Budgets And Governing

The leaders of the House and Senate have come up with a new budget deal, and many people aren’t happy. It still needs passing by January 19th, or else the government, evidently, may shutdown. We doubt that this will happen, but the fight over government spending seems to drag on year after year after year.

It’s not hard to understand why. Non-defense spending by the federal government (including entitlements like Social Security) has climbed dramatically.

  • 10% of GDP in the 1960s
  • 14.8% of GDP in 2001
  • 15.2% of GDP in 2007
  • 17.8% of GDP in 2019
  • And now, projected at roughly 22% of GDP over the next 5 years, after peaking at 27.7% in 2020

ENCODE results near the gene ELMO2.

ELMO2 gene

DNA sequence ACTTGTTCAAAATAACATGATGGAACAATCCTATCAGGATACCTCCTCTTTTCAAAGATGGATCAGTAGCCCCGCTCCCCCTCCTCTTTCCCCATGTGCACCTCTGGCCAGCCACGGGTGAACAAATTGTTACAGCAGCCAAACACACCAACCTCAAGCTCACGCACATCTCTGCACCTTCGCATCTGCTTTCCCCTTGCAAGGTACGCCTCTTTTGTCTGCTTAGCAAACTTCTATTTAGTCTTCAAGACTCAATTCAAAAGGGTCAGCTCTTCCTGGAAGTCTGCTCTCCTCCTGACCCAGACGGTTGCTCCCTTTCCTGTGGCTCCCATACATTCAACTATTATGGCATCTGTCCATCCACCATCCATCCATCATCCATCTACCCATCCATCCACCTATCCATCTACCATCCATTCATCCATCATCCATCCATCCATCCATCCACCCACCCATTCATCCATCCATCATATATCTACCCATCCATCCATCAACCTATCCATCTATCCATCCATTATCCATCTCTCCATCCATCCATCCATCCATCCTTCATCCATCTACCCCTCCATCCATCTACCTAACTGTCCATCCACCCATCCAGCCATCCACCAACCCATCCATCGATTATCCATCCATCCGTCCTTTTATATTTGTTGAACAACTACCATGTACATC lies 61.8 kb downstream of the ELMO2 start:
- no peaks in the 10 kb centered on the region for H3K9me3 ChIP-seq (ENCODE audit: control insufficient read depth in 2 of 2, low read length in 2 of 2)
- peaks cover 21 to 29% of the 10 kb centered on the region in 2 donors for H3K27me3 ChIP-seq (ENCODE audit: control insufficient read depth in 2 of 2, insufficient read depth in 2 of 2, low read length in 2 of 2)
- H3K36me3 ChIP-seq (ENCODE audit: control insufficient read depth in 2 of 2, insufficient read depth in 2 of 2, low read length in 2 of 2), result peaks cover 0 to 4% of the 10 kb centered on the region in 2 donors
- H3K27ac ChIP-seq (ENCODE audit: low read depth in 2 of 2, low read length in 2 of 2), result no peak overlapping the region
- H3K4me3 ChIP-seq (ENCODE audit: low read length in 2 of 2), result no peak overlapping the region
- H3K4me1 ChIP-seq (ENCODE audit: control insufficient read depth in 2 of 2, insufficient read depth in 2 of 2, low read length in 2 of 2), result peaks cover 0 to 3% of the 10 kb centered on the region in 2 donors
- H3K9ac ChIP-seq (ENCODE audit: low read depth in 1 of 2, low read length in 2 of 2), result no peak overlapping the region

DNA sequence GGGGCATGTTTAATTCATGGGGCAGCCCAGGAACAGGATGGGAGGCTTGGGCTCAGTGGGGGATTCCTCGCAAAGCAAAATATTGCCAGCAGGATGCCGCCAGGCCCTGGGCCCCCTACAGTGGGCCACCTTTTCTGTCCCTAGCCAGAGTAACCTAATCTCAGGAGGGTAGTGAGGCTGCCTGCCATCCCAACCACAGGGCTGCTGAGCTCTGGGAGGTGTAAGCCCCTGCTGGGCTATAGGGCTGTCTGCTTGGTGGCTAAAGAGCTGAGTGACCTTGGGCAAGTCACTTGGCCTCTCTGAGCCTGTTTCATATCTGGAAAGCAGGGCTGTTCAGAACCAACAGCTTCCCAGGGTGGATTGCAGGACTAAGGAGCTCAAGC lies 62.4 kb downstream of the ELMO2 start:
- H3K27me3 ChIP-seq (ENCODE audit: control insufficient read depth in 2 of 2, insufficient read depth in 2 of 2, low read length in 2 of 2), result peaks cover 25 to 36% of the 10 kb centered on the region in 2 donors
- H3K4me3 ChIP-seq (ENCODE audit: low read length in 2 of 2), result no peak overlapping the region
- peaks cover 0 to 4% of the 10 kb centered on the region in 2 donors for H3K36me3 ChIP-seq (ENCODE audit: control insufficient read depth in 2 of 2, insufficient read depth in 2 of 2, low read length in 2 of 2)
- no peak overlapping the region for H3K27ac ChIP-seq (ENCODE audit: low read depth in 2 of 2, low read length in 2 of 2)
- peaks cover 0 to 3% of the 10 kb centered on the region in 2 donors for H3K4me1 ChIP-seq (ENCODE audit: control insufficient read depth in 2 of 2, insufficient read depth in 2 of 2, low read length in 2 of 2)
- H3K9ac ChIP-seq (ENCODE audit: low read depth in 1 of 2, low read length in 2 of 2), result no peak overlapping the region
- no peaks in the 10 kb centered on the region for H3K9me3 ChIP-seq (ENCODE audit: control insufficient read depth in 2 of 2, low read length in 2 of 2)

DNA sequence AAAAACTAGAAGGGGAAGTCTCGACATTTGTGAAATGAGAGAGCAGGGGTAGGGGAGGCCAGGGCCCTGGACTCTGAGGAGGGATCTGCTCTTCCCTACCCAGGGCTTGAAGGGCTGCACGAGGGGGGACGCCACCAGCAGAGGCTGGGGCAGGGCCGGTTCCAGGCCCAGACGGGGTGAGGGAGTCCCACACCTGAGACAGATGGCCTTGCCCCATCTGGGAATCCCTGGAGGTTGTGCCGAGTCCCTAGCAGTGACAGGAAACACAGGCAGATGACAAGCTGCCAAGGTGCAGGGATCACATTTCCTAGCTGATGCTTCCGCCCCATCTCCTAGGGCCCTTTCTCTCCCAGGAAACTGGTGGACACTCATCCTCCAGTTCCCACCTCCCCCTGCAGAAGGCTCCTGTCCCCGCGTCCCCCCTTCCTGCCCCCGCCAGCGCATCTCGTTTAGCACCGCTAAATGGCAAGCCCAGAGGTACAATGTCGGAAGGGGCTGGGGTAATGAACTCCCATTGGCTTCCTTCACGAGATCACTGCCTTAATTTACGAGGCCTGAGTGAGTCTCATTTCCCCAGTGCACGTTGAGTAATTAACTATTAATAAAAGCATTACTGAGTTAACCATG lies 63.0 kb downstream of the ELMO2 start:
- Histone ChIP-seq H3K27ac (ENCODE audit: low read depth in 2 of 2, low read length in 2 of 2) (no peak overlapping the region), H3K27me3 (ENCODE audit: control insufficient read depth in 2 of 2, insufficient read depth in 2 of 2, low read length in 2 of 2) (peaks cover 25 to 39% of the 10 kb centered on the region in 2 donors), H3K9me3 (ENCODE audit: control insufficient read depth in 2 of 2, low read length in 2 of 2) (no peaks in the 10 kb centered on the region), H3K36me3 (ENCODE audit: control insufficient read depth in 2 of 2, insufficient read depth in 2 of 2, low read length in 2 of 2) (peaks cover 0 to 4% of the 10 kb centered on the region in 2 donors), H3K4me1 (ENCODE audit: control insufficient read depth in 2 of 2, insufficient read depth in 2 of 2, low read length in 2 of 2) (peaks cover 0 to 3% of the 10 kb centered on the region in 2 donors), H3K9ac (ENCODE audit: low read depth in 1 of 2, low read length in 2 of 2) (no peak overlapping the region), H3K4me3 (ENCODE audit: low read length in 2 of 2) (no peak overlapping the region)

In other words, non-defense spending now consumes more than twice as much GDP every year as it did 60 years ago. It’s share of GDP is up 45% from just before the Great Recession, and it’s up 24% from the year before COVID. Government continues to take more and more of what the private sector produces, and it is heading for annual deficits of about $2 trillion.

The Great Recession and COVID were one off-events. Yet somehow, government spending never returned to pre-crisis levels following either. And because politicians have not been punished at the ballots for such unconstrained spending – or the resulting deficits – they have had little incentive to alter course.